The town's history stretches back to as early as the Stone Age. Evidence of human development can be easily seen within the copper mines of the nearby Great Orme headland, and copper is thought to have been mined from the Great Orme as far back as 4,000 years ago. Mining continued until the 1850s when the Great Orme finally began to provide less copper than was cost effective to mine.
Llandudno duly prospered as a mining, fishing and agriculture town, but during the 1840s a Liverpool architect named Owen Williams proposed to the owner of the land on which the the then-village sat, Lord Mostyn, that it should be redeveloped as a holiday resort. Llandudno boomed, becoming a popular holiday destination for visitors from Liverpool, Manchester, Crewe and the West Midlands, aided by its connection to the national railway network in 1858.
The Great Orme is one of the key attractions in the area. The Orme rises to an elevation of over 200 metres, making it a popular spot for a bracing walk on the Welsh coast. The Summit Complex at the top serves hot food and drinks before a leisurely walk back down the promenade, though if walking is not your favorite aspect of a holiday the Great Orme tram ride is a very comfortable method of travel, in either direction.
The Orme is run as a nature reserve, and its animals, sea birds, plant life and countless butterflies are at their finest in the Great Orme Country Park, visited by countless nature-lovers every year.
Keen shoppers will want to head to Mostyn Street, Llandudno's main high street. Every type of shop selling everything you may want or need during your Llandudno break can be found on Mostyn Street. You can also pick up local arts, crafts and knick-knacks from the Mostyn Street Indoor Market.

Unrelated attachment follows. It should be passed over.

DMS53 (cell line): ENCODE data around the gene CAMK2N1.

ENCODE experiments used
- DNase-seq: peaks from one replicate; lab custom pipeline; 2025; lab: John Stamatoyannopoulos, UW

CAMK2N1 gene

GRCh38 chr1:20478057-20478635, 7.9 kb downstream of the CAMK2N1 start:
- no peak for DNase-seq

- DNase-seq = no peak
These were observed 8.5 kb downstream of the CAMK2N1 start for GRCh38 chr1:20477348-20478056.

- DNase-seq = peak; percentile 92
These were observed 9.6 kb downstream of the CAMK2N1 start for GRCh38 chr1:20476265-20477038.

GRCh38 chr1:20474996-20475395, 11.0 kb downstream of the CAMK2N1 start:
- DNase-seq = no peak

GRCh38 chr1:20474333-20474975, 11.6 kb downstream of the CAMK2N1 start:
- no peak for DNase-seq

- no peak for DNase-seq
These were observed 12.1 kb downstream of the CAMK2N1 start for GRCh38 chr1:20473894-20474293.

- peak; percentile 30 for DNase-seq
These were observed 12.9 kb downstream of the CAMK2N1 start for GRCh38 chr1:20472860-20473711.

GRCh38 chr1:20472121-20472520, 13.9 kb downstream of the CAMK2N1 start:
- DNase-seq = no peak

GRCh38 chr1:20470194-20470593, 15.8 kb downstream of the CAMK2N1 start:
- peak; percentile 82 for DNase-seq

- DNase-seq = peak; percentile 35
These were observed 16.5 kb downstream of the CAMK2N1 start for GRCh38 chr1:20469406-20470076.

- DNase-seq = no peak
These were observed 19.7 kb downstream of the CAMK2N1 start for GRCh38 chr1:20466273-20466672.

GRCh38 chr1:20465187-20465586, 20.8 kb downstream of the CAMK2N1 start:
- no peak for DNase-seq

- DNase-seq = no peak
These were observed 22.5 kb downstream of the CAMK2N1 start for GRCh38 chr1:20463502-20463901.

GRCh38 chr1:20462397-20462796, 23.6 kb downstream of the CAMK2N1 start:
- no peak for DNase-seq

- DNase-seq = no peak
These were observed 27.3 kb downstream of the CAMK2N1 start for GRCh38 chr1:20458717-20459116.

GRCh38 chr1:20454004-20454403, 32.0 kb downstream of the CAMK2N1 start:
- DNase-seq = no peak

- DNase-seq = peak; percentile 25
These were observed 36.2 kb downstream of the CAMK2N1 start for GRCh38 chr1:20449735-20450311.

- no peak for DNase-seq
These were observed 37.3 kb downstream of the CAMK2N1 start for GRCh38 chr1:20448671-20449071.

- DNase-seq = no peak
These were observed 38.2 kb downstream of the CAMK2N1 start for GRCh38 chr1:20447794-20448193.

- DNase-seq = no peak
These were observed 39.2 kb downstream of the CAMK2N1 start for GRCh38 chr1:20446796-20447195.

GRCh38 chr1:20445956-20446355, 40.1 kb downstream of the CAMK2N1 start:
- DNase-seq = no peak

Llandudno Pier is another popular attraction, filled with shops, arcades and anglers dangling lines over the water's edge hoping for a bite. The pier was built and opened in 1858 but had to be rebuilt just a year later following a devastating storm. The end of the pier offers fine views over the town, the Great Orme and the Little Orme, the Great Orme's smaller sibling.
If your visit to Llandudno happens to be over the Bank Holiday weekend in early May, you may find yourself surrounded by the extraordinary sights and sounds of the Victorian Extravaganza. This is a three-day celebration of Llandudno's history as a tourist resort, with parades and exhibitions, music and costumes filling the town.
For a relaxing meal or drink after a day's exertions, make your way across to Market Street and the Cottage Loaf. This is a wonderfully characterful pub in the centre of the town, built from the timbers of a coal-carrying schooner that was wrecked off the coast of Llandudno in 1936, and offering hearty home-cooked meals and a wide range of beers and wines in a traditional, welcoming setting.
Llandudno is an ever popular seaside destination on the north coast of Wales. The town fits snugly at the foothills of the Great and Little Ormes and buzzes with seaside promenades, Punch & Judy shows, candyfloss stickiness and natural beauty. Choose a Llandudno holiday cottage if you are searching for some vintage seaside fun and test out the dry ski slope and toboggan run for some unusual seaside fun.
Based on a 7 night stay